Traders were focused on rising tensions between the U.S. and Saudi Arabia.

Recap: Oil futures extended their losses on Tuesday ahead of the meeting between OPEC and its allies, where they will decide whether or not to boost production levels. Traders were also focused on rising tensions between the U.S. and Saudi Arabia. WTI settled below $60 for the first time in more than a week, with the April contract falling 89 cents, or 1.5%, to settle at $59.75 a barrel. This was the lowest settlement for a front month contract since Feb. 19. May Brent slipped 99 cents, or nearly 1.6%, to settle at $62.70 a barrel, the lowest spot month settlement since Feb. 12. April RBOB lost 0.3%, to settle at $1.9364 a gallon, while April heating oil shed 0.6%, to close at $1.8081 a gallon.  

Market OutlookApril WTI broke below the psychological support level of $60, as traders lightened up on some length ahead of the OPEC+ meeting. We will have to have a wait and see attitude until we get some clear indication as to where these major producers stand. In the meantime, we could see more selling, with the April contract testing support below at $58.60. Currently, the 50-day moving average is sitting at $55, and will most likely draw a bit of attention. Resistance remains up above at $65.

Fundamental News: OPEC’s President, Diamantino Azevedo, said the global oil market is rebalancing after a cut to demand caused by the COVID-19 pandemic was met with OPEC output cuts.  OPEC+ is scheduled to meet on Thursday and are expected to discuss allowing as much as 1.5 million bpd back into the market to address demand likely to be unlocked later in the year as vaccine programs gather pace. However, OPEC’s President and Angola’s Minister of Mineral Resources and Petroleum warned that any worsening of the pandemic could lead producers to cut their output.

According to data presented at the OPEC+ Joint Technical Committee meeting, global oil stocks remain on track to fall each month this year even if OPEC+ restores 2.4 million bpd of its crude output by June. Oil inventories in the OECD are set to fall below their 2015-2019 average in August. Projections assume OPEC output increases from 24.9 million bpd in February to 26.8 million bpd in June.   OPEC+ members share the view that the market can take more barrels. OPEC+ is poised to increase its production to cool down the market. Saudi Arabia is still considering how to phase out its voluntary output cut. The OPEC+ Joint Technical Committee said the recent oil price recovery may be caused more by financial players rather than by an improvement in physical fundamentals. They called for “cautious optimism” due to the underlying uncertainties in the physical markets and macro sentiment, including risks from COVID-19 mutations that are still on the rise.

Two OPEC+ sources said that OPEC expects oil inventories to fall by about 400 million barrels in 2021 in the latest supply and demand outlook being reviewed by a technical meeting on Tuesday. The figure is part of what one of the OPEC sources called a “healthy” supply and demand balance for 2021.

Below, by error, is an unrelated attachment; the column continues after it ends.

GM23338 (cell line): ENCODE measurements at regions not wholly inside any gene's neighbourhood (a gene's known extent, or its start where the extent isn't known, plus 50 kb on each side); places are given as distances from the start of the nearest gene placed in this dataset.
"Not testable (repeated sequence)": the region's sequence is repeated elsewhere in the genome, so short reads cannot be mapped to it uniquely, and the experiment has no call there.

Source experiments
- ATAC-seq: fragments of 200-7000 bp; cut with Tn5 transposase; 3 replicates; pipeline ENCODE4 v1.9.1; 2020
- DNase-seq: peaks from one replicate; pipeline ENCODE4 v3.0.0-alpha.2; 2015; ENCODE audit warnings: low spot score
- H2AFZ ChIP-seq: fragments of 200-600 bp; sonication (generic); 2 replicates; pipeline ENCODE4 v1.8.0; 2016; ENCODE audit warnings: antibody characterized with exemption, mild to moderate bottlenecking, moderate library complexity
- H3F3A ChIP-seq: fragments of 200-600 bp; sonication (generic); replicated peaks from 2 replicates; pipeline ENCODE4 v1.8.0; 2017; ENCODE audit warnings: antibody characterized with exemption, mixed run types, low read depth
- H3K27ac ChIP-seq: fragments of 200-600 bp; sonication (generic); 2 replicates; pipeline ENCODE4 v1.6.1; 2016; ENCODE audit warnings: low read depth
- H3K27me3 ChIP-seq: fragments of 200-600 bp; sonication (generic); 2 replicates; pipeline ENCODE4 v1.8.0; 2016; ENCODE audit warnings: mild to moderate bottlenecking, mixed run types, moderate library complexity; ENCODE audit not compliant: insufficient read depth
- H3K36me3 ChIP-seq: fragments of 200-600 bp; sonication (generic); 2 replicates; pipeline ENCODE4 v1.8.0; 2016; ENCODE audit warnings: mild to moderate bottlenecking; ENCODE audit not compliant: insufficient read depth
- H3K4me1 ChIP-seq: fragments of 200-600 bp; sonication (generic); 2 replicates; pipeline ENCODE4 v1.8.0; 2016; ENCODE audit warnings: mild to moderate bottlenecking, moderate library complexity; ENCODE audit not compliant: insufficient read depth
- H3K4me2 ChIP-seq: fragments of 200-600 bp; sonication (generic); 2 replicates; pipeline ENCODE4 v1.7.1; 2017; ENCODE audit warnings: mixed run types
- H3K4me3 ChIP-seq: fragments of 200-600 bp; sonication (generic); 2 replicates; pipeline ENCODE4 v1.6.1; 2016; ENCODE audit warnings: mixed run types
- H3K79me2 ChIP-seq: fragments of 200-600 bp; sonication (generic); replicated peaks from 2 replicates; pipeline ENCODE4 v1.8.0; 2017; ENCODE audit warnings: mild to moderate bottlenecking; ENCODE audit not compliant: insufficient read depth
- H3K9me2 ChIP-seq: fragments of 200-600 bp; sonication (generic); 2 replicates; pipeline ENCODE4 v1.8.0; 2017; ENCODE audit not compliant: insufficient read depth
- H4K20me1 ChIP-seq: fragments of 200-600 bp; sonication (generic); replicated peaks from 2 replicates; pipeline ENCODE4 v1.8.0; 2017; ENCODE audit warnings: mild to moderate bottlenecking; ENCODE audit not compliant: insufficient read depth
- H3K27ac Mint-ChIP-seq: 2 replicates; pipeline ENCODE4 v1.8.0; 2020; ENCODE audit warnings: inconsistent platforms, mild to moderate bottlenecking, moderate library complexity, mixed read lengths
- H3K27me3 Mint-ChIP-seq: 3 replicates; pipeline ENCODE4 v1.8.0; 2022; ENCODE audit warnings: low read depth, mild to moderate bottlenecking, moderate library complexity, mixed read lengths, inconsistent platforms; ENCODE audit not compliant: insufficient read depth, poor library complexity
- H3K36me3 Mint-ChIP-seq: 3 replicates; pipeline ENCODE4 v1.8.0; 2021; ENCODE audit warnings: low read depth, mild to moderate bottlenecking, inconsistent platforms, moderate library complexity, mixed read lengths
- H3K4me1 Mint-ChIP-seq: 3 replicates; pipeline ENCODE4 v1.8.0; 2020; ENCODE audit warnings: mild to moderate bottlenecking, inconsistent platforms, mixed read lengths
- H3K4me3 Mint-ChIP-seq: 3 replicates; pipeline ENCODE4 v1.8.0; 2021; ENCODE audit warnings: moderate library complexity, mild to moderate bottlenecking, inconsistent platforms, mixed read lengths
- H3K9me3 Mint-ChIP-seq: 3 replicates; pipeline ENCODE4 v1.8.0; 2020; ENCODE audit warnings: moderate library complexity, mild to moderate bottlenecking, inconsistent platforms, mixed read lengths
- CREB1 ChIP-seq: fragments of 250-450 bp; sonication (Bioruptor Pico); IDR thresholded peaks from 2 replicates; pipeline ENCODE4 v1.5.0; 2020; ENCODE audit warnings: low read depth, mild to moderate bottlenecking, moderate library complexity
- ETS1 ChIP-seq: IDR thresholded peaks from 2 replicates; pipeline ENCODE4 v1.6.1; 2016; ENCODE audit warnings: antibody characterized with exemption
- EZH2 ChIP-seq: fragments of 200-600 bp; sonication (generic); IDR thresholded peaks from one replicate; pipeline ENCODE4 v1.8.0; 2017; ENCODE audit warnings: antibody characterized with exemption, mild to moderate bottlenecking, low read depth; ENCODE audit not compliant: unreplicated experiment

Goldman Sachs Commodities Research is forecasting Brent crude prices at $55/barrel this year and at $65/barrel in 2022.  It sees West Texas Intermediate at $52.80/barrel in 2021 and at $62/barrel in 2022.  Separately, Goldman Sachs Commodities Research raised its forecast for returns on commodities to 15.5% over the next 12 months and said they remained the best inflation hedge. 

Early Market Call – as of 8:15 AM EDT

WTI – Apr $60.39, up 65 cents

RBOB – Apr $1.9448, up 86 points

HO – Apr $1.8258, up 1.77 points

View the Sprague Refined Products Market Watch Report in a downloadable pdf format by clicking below.

Click to view more online:
Heating Oil Supplier

Diesel Supplier
View market updates
View our refined products glossary
Go to SpraguePORT online

This market update is provided for information purposes only and is not intended as advice on any transaction nor is it a solicitation to buy or sell commodities. Sprague makes no representations or warranties with respect to the contents of such news, including, without limitation, its accuracy and completeness, and Sprague shall not be responsible for the consequence of reliance upon any opinions, statements, projections and analyses presented herein or for any omission or error in fact. The views expressed in this material are through the period as of the date of this report and are subject to change based on market and other conditions. This document contains certain statements that may be deemed forward-looking statements. Please note that any such statements are not guarantees of any future performance or results and actual results or developments may differ materially from those projected. The whole or any part of this work may not be reproduced, copied, or transmitted or any of its contents disclosed to third parties without Sprague’s express written consent.